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BERLIN (Reuters) - Volkswagen (VOWG_p.DE) plans to buy out minority shareholders of Swedish trucks division Scania SCVb.ST for 6.7 billion euros ($9.21 billion) as it aims to jump-start a stalled eight-year effort to forge Europe's biggest truckmaker.
VW has spent billions of euros over more than a decade on expanding stakes in Scania and its other trucks division MAN SE to reap cost savings and take on Daimler (DAIGn.DE), the world's biggest truck maker.
"We are launching this takeover offer to remove restrictions to a deeper cooperation between Scania and MAN," Finance Chief Hans Dieter Poetsch said on a conference call.
VW said in a statement late on Friday it will sell preferred shares for up to 2 billion euros, issue hybrid capital of up to 3 billion euros and draw another 2 billion euros from its ample cash reserves of 16.9 billion euros.
Europe's biggest automotive group is struggling to replicate its effective multi-brand management of passenger-car marques, such as luxury flagship Audi and Czech division Skoda in its truck operations, the success of which is important for a goal of becoming world market leader by 2018.
Wolfsburg-based VW, which together with MAN already owns 62.6 percent of Scania's equity and 89.2 percent of the votes, said it named ex-Daimler (DAIGn.DE) executive Andreas Renschler to head up its trucks operations from February 1, 2015.
Renschler, the former head of Daimler Trucks who unexpectedly resigned last month as head of production at the luxury Mercedes-Benz division, will replace VW's incumbent trucks chief Leif Oestling.
Some executives at VW's Wolfsburg-based management were frustrated with the lack of progress under the 68-year-old Oestling, a former Scania CEO, whose three-year contract at VW expires in 2015.
The German group has been pushing an alliance of its heavy truck brands since first buying a stake in MAN in 2006, a move that thwarted MAN's own attempt to take over Scania which VW already partially owned.
VW gained full strategic and financial control of MAN in 2012 when it raised its voting stake to just over 75 percent. Buying out Scania's minority shareholders will allow VW to push for similar clout at the Swedish company which the German parent aims to delist from the stock exchange once it has crossed the 90-percent threshold.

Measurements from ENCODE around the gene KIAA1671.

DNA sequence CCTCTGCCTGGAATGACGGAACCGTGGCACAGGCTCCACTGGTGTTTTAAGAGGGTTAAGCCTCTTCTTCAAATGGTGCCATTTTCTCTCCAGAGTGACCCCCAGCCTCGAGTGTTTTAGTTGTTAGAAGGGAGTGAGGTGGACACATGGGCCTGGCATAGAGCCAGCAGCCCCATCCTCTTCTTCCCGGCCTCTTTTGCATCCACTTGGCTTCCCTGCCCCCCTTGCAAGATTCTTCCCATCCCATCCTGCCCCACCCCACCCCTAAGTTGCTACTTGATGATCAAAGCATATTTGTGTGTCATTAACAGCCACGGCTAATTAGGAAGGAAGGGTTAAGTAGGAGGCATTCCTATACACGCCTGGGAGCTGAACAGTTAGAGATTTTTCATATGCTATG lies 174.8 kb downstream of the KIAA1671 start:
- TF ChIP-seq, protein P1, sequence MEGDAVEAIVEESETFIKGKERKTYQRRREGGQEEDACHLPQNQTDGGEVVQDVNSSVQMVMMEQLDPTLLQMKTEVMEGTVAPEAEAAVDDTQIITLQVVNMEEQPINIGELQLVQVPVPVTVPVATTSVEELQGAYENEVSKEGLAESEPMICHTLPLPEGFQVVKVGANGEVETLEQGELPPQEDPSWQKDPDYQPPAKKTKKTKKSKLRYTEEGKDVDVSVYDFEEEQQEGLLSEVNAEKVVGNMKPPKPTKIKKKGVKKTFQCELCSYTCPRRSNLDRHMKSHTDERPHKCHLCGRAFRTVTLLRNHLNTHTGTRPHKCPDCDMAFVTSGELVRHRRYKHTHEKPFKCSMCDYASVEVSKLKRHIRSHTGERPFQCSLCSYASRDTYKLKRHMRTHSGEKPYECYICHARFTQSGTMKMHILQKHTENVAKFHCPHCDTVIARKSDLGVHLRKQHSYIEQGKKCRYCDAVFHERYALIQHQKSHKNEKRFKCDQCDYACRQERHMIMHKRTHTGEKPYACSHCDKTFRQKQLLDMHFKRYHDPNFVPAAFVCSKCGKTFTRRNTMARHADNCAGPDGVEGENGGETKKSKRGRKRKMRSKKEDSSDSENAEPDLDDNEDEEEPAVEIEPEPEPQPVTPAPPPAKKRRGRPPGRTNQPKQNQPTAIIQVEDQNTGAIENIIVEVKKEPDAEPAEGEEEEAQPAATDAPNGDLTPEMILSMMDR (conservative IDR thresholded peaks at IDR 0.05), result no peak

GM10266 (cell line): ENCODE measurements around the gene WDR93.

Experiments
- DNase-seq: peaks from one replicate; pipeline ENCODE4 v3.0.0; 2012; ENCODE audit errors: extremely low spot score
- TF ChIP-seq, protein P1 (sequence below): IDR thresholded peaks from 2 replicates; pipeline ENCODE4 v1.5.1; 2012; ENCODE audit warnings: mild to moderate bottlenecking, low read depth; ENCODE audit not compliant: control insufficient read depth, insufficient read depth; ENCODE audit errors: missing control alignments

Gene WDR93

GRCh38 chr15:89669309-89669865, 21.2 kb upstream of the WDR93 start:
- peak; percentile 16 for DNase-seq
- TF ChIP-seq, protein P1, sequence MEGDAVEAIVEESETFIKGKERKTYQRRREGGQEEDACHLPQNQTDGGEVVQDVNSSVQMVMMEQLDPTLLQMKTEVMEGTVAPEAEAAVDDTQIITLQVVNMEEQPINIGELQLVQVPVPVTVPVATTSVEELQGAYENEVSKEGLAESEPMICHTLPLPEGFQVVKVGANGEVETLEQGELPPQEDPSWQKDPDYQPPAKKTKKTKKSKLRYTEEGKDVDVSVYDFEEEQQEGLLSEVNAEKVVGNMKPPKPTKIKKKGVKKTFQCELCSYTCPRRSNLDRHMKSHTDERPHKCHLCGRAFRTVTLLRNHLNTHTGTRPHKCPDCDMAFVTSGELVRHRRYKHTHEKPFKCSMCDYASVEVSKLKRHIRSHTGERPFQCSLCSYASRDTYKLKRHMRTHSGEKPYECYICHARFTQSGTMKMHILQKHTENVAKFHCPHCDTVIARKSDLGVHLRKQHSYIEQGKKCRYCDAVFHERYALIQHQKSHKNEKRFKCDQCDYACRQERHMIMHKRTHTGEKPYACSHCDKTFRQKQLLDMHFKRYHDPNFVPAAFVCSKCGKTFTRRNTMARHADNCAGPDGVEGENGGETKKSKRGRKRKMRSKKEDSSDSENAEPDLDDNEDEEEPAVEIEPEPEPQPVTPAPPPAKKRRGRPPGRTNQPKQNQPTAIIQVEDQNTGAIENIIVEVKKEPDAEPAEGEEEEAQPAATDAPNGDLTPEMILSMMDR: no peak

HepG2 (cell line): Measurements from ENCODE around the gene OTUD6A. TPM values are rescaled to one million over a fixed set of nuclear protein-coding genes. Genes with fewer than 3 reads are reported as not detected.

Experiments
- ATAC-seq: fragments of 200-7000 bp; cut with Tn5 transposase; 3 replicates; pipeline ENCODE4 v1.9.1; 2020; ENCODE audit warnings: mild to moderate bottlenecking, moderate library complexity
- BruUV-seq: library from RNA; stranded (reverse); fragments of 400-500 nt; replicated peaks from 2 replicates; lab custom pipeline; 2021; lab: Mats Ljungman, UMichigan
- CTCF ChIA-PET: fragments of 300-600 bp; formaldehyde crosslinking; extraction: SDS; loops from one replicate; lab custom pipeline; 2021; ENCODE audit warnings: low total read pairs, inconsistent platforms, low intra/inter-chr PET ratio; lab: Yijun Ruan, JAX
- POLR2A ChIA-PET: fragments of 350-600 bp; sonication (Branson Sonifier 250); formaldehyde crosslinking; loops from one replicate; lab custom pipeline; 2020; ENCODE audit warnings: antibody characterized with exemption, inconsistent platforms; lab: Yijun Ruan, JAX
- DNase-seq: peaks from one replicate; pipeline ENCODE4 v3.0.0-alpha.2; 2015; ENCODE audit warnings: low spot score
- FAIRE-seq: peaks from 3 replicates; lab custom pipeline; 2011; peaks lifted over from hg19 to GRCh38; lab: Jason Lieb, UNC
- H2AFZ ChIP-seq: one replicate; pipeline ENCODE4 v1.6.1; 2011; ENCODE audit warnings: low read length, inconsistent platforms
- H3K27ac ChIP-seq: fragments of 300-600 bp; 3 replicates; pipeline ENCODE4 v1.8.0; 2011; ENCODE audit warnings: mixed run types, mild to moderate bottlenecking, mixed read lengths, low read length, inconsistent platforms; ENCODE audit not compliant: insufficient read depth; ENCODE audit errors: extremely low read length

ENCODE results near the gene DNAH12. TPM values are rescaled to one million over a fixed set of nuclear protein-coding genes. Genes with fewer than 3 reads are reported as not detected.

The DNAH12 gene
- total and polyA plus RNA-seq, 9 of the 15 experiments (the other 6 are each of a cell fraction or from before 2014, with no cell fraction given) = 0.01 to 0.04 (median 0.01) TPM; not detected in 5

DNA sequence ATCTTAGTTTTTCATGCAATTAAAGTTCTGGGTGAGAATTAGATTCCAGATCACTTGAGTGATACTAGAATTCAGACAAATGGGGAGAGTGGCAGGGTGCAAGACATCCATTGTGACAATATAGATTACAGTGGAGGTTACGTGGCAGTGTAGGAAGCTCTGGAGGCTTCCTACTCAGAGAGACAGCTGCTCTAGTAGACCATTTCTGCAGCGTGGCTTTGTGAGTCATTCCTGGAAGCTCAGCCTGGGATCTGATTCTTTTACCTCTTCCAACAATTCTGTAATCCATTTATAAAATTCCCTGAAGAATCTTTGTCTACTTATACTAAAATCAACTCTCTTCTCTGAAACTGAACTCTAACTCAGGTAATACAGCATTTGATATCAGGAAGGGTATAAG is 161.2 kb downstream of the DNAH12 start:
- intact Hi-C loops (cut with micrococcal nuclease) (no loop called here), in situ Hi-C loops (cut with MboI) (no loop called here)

"The cooperation between the companies and therefore the degree of synergy realization has remained limited because of legal restrictions," Oestling said on the call. "This has been impairing the speed, quality and scope of collaboration on a day-to-day basis."
The tender period will start on March 17 and end April 25, VW said. The carmaker eyes additional synergies of at least 650 million euros per year from joint development and other steps, adding it may take at least 10 years to achieve the full potential.
The truckmakers have already said they will save a combined 200 million euros this year by pooling purchases of materials including tires, steel and glass.
Separately, VW toned down its guidance for 2014 operating profit even after publishing record earnings of 11.7 billion euros for 2013 which beat company expectations for flat profit.
VW remains cautious on the near-term outlook because uncertainty in core European auto markets persists while demand in some emerging markets will be hurt by monetary policy measures there, Poetsch said during the call.
The 2014 operating margin could come in a range between 5.5 percent and 6.5 percent, after it was 5.9 percent last year, VW said. EBIT may set a new record if economic conditions, especially in Europe, improve more than expected, according to Poetsch.
"We believe there are a couple of reasons to remain on the more cautious side," the CFO said. Four months ago, he flatly held out higher EBIT for 2014 compared with the record result in 2012.
Still, VW said deliveries across the twelve-brand group may grow "moderately" from last year's record 9.73 million autos, which nudged VW narrowly ahead of General Motors (GM.N) into second place behind global sales champion Toyota (7203.T).
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Reporting by Andreas Cremer, additional reporting by Maria Sheahan; editing by Maria Sheahan, Elaine Hardcastle and G Crosse